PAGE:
c. to protest Lincoln’s veto of the Wade-Davis Bill and accuse Lincoln of exceeding his constitutional authority
    d. to express their opinion that the South deserved lenient terms to rejoin the Union
    e. to accuse England of meddling in the Civil War

     

     

    ANS:  C                    DIF:    Moderate       REF:   Page 706

    OBJ:   Distinguish among the different approaches to the Reconstruction of the Confederate states.

    TOP:   The Wade-Davis Bill (II.C)             MSC:  Understanding

     

    1. Lincoln’s assassin, John Wilkes Booth:
    a. supported the Radical Republicans d. shot him during a speech
    b. used a high-powered rifle e. was a pro-Confederate actor
    c. was never apprehended  

     

     

    ANS:  E                    DIF:    Easy               REF:   Page 709

    OBJ:   Distinguish among the different approaches to the Reconstruction of the Confederate states.

    TOP:   Death of a President (II.G)             MSC:  Remembering

     

    1. Lincoln’s successor, Andrew Johnson:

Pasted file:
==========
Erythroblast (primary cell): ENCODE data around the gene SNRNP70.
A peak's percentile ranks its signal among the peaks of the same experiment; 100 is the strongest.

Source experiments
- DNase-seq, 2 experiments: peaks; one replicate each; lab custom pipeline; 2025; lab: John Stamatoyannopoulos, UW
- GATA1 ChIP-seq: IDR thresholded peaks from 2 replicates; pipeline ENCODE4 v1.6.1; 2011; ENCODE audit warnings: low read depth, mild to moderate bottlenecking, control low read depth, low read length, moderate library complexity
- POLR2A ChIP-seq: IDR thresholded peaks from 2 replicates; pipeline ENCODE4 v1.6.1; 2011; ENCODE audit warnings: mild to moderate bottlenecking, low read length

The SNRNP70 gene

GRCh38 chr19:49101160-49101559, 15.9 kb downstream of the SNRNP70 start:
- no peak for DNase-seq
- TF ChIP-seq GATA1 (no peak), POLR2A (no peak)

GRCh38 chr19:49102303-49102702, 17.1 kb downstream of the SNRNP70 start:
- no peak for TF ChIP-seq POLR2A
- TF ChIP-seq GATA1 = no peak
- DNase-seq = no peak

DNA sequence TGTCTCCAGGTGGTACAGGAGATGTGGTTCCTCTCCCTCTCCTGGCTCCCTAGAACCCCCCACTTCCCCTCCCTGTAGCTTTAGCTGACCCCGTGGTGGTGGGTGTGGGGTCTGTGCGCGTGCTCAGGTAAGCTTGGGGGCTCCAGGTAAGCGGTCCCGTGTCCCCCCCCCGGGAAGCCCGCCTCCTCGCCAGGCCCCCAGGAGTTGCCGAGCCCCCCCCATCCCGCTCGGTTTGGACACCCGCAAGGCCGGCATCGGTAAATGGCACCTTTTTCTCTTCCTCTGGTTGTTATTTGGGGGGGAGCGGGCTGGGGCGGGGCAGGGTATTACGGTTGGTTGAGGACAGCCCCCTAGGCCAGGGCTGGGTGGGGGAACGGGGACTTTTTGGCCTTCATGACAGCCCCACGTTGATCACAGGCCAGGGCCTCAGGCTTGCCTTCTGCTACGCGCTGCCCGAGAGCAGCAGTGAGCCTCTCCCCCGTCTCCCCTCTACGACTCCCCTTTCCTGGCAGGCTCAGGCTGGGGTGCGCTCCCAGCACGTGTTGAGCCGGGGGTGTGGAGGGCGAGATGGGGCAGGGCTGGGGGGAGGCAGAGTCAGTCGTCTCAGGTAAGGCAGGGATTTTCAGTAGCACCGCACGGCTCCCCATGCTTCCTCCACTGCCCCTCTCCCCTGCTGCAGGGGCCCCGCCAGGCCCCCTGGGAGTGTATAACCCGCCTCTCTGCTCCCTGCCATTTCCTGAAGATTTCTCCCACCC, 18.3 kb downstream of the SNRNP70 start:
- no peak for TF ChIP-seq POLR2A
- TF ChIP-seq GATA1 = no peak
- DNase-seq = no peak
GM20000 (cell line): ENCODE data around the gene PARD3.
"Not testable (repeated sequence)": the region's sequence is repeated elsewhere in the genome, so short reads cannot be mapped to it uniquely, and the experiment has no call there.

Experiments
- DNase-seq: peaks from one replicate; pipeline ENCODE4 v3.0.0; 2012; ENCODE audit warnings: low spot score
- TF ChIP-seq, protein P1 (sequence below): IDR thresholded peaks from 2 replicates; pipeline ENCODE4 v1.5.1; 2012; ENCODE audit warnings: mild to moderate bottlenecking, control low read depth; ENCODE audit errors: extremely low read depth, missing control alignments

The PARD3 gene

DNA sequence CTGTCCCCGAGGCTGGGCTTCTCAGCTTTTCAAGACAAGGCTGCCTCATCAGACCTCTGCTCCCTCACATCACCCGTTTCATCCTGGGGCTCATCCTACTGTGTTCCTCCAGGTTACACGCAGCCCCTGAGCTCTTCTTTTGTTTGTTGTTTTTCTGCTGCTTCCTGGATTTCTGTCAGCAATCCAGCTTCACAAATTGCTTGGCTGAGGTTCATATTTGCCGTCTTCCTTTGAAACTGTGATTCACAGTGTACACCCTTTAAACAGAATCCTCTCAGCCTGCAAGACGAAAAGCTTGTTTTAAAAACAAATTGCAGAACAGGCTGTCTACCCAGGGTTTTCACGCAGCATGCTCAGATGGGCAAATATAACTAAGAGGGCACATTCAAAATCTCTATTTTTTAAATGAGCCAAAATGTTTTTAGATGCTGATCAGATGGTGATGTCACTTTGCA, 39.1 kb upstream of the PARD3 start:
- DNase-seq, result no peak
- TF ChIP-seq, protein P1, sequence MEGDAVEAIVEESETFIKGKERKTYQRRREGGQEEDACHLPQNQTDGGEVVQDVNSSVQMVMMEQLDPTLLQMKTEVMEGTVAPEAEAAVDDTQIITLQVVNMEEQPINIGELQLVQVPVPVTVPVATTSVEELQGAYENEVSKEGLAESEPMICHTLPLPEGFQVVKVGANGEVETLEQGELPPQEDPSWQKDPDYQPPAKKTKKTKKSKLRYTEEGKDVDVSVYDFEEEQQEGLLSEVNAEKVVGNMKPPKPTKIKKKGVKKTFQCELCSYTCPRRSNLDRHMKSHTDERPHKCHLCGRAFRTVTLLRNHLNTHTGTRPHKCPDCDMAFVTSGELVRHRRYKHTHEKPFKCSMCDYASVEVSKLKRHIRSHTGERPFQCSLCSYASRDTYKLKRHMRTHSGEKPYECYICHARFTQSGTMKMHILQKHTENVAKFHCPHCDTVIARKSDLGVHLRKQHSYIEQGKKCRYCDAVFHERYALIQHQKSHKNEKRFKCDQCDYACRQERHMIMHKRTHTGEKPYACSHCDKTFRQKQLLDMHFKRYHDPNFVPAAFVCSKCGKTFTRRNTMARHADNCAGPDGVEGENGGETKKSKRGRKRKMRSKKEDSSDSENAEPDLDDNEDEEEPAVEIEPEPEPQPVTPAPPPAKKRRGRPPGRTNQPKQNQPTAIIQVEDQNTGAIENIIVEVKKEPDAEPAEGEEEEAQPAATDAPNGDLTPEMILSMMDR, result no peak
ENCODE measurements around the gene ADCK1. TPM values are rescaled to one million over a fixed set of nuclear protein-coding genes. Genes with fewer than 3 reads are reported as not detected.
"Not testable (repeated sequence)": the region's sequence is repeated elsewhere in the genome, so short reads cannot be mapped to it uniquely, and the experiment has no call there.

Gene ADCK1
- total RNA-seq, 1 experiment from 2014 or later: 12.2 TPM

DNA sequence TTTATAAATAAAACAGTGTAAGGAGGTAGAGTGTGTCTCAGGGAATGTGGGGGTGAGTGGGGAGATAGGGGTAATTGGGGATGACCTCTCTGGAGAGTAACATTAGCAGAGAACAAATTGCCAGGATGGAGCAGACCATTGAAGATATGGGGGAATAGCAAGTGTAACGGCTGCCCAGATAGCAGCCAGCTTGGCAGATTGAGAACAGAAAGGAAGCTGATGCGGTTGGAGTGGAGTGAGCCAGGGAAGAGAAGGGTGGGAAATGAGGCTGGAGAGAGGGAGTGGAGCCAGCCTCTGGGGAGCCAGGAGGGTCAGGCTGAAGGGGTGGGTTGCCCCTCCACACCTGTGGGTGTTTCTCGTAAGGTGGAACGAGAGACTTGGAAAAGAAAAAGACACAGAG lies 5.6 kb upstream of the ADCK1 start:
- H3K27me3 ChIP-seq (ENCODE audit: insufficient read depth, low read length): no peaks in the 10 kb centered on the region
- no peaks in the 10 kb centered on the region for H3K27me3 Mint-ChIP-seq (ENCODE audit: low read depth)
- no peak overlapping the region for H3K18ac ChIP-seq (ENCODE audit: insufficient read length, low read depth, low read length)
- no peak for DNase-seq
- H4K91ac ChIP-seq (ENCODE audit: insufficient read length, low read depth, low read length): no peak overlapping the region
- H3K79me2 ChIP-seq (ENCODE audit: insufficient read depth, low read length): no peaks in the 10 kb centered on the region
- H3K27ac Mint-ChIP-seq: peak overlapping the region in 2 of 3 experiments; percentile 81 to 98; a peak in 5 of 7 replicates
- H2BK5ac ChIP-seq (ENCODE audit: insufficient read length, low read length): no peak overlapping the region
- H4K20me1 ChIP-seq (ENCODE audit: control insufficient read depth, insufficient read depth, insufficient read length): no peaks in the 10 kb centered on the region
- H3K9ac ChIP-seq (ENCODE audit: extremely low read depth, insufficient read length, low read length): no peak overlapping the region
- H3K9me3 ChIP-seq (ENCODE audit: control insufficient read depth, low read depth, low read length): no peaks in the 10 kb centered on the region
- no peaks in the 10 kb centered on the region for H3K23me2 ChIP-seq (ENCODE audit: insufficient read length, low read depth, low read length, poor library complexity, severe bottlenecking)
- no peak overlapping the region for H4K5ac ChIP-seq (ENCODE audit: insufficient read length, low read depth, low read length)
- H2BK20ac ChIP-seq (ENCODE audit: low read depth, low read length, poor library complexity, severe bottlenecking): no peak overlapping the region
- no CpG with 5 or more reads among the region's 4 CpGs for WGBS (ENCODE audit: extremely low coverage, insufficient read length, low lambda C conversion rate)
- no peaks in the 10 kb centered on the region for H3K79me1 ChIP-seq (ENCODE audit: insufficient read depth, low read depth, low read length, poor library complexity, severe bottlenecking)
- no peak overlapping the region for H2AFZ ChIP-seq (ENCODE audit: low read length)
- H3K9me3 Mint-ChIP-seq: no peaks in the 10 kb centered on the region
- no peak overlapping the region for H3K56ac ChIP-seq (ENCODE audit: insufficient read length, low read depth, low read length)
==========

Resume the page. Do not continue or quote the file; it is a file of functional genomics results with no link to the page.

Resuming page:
a. was a pro-Union southerner
    b. supported black equality
    c. supported the interests of southern planters
    d. was Lincoln’s equal in political skill
    e. tried to repeal the Thirteenth Amendment

     

     

    ANS:  A                    DIF:    Moderate       REF:   Page 710

    OBJ:   Distinguish among the different approaches to the Reconstruction of the Confederate states.

    TOP:   Johnson’s Plan (II.H)                                MSC:              Remembering

     

    1. Why was Johnson picked as Lincoln’s running mate in 1864?
    a. They were both lifelong Republicans.
    b. They held identical political positions.
    c. They agreed on the need for strict terms to readmit southern states into the Union.